Too Tough To Die: The Legacy of the Ramones

The-Ramones-wallpaper1As you may have heard, this past weekend the world lost the last original member of punk pioneers, The Ramones. Tommy Ramone’s death could inspire a lot of things, (like an investigation into how Ozzy Osbourne and Keith Richards are still kicking and he’s not,) but it inspired us here at B-Sides to look back at his band’s legacy. A legacy that is constantly credited with not only popularizing punk rock, but basically inventing it.

The Ramones started playing in the mid 70’s, a time full of bands who’s live shows featured long songs, full of meandering impromptu jam sessions, and stuffed with overlong, extravagant solo’s. Though plenty of people were clearly eating it up, there was a new scene starting to come together, full of fans hungry for something a little moreā€¦ let’s say, “concise.” The Ramones were happy to oblige, storming stages with songs that rarely approached the three minute mark. While their influence took decades to be seen commercially, it only took months to be felt artistically.

Punk’s initial arrival to worldwide audiences surely felt The Ramones’ presence, but it’s still lingering heavily today in all genres of rock. The Ramones fast paced, three chord progressions are a clear influence on some of the biggest names in pop-punk, like Green Day, and Blink-182. Green Day even played the bands 2002 induction into the Rock n’ Roll Hall of Fame. Plenty of other bands have made their fondness of the Ramones clear; Metallica, the Red Hot Chilli Peppers, Rob Zombie, U2, The Offspring, and other incredibly successful bands were featured on the 2003 tribute album, “We’re a Happy Family: A Tribute to Ramones.New Found Glory actually put out an entire album of Ramone covers, after playing a cover set at the 2011Bamboozle Fest, with none other than the Marky Ramone on drums.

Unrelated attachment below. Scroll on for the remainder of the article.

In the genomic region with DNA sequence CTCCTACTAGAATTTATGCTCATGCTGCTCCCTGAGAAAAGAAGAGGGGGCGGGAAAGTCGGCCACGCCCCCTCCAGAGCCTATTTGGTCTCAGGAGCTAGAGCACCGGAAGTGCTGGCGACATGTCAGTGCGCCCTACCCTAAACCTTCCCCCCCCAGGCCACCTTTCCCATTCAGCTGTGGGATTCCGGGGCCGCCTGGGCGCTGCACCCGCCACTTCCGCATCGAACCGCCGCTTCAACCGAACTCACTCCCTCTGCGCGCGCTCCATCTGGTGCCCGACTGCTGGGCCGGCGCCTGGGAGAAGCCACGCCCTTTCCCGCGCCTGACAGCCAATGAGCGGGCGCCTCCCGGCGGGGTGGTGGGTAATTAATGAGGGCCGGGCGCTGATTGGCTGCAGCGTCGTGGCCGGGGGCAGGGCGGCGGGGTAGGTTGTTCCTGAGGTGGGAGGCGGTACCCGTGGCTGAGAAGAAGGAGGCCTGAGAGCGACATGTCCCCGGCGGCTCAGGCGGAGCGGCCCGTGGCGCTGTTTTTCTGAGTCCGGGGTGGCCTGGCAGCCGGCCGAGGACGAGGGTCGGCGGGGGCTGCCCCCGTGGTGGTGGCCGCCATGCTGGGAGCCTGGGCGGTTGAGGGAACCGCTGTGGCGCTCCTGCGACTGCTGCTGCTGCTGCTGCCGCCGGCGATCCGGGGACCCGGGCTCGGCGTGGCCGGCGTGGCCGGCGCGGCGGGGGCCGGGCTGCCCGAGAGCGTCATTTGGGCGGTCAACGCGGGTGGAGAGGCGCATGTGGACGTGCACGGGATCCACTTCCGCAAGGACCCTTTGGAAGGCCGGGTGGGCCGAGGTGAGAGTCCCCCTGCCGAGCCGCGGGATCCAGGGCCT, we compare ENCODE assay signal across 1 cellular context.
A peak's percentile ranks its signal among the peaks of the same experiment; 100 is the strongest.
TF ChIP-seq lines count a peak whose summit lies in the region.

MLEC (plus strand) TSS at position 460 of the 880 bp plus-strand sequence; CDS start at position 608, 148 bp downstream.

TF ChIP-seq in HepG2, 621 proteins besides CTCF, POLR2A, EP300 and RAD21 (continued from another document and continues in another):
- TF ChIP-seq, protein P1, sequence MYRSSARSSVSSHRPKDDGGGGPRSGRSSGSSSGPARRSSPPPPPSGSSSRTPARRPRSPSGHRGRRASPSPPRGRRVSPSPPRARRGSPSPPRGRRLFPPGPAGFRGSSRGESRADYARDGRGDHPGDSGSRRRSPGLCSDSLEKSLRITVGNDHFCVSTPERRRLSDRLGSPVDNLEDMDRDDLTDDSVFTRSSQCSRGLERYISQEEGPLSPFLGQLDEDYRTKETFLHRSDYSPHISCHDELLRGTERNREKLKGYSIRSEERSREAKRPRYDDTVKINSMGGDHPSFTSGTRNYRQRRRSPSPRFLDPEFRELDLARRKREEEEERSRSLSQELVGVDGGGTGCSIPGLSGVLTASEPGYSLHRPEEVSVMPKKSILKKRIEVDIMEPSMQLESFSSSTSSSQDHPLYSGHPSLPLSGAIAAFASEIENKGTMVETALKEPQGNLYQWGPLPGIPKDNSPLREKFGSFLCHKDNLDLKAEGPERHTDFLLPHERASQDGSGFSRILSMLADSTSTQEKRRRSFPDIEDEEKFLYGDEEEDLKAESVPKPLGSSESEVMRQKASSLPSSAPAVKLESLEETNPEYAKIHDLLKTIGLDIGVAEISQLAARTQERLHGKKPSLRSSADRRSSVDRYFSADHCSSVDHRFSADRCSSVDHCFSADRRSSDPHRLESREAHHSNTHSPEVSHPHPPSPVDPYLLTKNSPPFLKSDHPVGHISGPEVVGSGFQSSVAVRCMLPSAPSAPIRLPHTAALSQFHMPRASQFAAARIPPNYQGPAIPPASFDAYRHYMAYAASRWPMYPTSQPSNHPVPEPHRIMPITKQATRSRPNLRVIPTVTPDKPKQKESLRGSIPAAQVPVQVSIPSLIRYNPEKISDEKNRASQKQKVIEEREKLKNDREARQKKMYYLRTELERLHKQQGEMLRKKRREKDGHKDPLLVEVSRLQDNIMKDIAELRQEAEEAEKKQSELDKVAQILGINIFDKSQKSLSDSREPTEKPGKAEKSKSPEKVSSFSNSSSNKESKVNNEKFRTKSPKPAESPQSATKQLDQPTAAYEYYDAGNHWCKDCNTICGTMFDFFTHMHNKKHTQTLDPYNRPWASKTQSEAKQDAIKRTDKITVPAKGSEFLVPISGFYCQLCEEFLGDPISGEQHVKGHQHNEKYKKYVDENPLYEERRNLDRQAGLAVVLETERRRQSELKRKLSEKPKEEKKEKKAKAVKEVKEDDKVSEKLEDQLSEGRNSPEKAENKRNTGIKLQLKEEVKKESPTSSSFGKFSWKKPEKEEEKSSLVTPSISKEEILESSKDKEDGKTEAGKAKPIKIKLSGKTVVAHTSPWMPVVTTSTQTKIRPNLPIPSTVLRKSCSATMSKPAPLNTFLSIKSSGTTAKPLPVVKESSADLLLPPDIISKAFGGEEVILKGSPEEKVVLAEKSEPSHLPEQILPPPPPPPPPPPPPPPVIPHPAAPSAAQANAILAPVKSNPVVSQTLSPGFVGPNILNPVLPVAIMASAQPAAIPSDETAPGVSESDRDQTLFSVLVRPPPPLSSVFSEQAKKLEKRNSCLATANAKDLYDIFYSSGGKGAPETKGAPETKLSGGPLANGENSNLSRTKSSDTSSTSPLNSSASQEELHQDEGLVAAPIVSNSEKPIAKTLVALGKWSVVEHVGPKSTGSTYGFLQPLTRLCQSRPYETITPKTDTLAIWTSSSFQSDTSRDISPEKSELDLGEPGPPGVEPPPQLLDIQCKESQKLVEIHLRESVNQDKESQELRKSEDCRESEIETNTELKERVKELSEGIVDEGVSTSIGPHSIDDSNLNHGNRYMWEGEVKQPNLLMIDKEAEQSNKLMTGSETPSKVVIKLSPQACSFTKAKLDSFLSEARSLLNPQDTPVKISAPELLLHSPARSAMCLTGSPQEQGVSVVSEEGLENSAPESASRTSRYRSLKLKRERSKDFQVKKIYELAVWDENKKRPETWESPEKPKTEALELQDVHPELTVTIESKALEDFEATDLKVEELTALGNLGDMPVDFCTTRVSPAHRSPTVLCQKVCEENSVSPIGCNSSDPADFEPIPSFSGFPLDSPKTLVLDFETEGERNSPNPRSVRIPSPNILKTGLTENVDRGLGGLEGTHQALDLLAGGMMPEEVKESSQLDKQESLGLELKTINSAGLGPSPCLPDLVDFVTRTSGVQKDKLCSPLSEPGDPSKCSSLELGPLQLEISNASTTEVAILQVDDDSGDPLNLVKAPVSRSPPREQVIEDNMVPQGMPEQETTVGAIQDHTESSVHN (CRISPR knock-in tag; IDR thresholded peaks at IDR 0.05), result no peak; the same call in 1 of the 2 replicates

The Ramones songs may have been nice and short, but their impact on music will be hanging around for years to come.

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1 Response

  1. Tommy was my dearest and oldest friend.
    We grew up together in Forest Hills Queens New York.
    I went to Stephen A Halsey Jr High and Forest Hills High school with him.
    He got me to pick up the bass guitar and enter into the crazy world of rock music.
    We played in several bands together (Triad & Butch) here in NYC over the late 60's and early 70's. We built and managed Performance Studios in NYC, a recording/rehearsal studio the Ramones started in. I worked with him when he was in the Ramones and well after he left. He had an advanced musical foresight, well ahead of the times in forming and being part of the Ramones. He was a great musician on the guitar, then the drums, later on the mandolin, banjo, fiddle and many more instruments. His musical expanse bridged from Punk to Indie Bluegrass.
    I mourn the passing of the last of the original Ramones, my friend and a true musical visionary.

    Monte A. Melnick
    "On The Road with the Ramones"

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